When I was a kid, I remember having adults bark at me to stand up straight a lot. As a preteen, I used to lay down on the floor after walking for long periods. But it wasn’t until I was a teenager that I got my diagnosis. Not from the orthopedic specialist I saw– who didn’t believe my condition was worth treating, but from the physical therapist I saw after. I have Sheuermann's Kyphosis, a spinal disorder in the same vein as scoliosis. The not-cute term for it is hunchback. “Hunchback” is what someone yelled out a car window at me when I was 16.
When I was 16, how I looked in my clothes, what idiots were yelling out of car windows, people repeatedly asking if I was pregnant, that was most of my concern. But as I got older the curve in my spine got worse, and I had new concerns. The pain graduated from something that caused me to take a few more breaks after a long day to taking long bathroom breaks at work so that I could lay down on the dirty restroom floor. It got worse when my son was born, the demands of caring for a newborn causing enough pain that I was frequently reduced to tears. The pain became a constant thing I had to power through. I tried everything in the book to manage it– heat, ice, muscle relaxers, physical therapy, booze, a tens device, CBD, and so many ibuprofen my liver is starting to shut down. I saw more doctors, who reluctantly prescribed more drugs. My six-year-old learned how to get mommy her ice packs out of the freezer, because some days I couldn’t get up to get them myself.
And then at that appointment at Duke in December, for the first time in my life I heard a doctor say, “Your condition is severe. It’s causing you daily pain. And we should do something about it.”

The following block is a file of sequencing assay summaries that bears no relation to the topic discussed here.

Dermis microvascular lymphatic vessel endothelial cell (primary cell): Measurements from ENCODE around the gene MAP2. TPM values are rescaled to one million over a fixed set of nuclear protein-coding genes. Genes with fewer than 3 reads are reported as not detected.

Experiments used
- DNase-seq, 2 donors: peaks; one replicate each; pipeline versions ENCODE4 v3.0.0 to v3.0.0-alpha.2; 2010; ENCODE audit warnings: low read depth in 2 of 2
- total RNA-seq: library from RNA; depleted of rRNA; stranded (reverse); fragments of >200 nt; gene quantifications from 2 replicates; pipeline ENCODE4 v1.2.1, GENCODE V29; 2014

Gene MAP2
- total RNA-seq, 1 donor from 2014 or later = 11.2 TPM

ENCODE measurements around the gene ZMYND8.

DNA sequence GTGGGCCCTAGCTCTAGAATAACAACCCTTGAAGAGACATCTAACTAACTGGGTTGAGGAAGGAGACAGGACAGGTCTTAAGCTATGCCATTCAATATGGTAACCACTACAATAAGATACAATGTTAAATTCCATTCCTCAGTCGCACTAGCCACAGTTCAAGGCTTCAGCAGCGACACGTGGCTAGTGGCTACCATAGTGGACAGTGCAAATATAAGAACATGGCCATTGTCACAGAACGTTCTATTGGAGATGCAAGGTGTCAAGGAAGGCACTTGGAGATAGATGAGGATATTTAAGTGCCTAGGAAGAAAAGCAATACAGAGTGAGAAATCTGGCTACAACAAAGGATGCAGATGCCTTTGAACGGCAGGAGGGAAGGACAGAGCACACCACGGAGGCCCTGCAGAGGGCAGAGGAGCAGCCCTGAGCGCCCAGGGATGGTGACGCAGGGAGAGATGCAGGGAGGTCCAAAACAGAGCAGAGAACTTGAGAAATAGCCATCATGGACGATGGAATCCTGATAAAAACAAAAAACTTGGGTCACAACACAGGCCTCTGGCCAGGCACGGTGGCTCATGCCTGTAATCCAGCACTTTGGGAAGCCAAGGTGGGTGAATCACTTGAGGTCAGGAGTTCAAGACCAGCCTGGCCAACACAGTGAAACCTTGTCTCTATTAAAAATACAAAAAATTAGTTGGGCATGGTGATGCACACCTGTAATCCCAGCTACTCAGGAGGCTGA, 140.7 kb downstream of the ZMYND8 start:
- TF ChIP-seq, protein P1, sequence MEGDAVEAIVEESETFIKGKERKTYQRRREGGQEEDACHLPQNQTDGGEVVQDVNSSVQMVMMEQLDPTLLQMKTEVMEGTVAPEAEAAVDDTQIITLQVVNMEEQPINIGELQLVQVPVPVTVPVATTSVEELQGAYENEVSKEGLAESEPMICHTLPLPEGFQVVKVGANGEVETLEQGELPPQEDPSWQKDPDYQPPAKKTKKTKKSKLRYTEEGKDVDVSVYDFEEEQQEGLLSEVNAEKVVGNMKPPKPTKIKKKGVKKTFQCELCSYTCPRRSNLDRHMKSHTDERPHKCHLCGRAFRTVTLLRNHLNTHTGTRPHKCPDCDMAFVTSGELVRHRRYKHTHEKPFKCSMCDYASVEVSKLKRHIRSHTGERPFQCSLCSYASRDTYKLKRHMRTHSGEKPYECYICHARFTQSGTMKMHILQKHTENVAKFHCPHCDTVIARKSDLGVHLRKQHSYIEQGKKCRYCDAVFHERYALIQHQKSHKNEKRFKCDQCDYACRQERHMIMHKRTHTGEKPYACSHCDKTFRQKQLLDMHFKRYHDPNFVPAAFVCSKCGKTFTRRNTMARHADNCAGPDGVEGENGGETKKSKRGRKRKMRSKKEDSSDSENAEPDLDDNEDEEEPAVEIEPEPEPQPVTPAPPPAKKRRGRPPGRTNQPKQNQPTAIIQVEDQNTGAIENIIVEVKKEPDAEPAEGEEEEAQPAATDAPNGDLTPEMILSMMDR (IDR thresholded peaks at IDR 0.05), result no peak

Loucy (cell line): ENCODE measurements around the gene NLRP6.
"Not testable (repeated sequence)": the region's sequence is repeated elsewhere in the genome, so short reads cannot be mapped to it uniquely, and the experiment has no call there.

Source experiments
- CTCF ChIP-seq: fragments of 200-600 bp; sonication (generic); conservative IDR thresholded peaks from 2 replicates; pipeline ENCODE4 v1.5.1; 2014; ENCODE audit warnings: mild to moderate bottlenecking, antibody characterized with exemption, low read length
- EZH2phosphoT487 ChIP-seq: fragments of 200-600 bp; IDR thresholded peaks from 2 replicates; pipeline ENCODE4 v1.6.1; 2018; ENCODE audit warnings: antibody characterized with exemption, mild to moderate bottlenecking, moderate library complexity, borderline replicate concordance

The surgery will reduce or eliminate my pain and it will stop the curve from getting any worse. As a bonus, I’m going to be taller, and I get to tell people I’m a cyborg.
It feels like a light at the end of a tunnel, but there’s a lot of obstacles to get there still. Like many families, COVID wreaked havoc on our finances, and we’re behind on basically all of our bills. My husband works full time and then some, but it’s not enough to cover expenses for our family of three. I work full-time as a fantasy author and freelance writer. Some months I make bank and some months I make nothing, and we’ve had a few too many nothing months in a row. Now, instead of focusing on my surgery and recovery, I’m worried about…
-My husband taking unpaid time off of work while I’m in the hospital.
-The cost of the hotel he’ll stay at for that week (we live four hours away).
-The gas to get there and back for my surgery, as well as all my pre and post-op appointments.
-Petsitting for my dog while we’re away.
-Medications, medical equipment, copays, and hospital bills.
-The one to three months I won’t be working, where we’ll only have a single income to support us.
-Physical Therapy Appointments and the means to get there and back, not to mention pay for them.
And that’s just if everything goes right. God forbid I need to be in the hospital longer. Or need to hire in-home assistance.
I’m ready to embrace a new life without pain, where I can take care of my family and chase after my beautiful little boy and not worry about the lumbar support on waiting room chairs. I want to keep dancing badly at my community theater and I never want to lay on the floor of a bathroom again.
I just need a little help to get there first. Any little bit you can give my family to get us through the next few months would mean the world.
- Amanda Finchem
- Michael Powers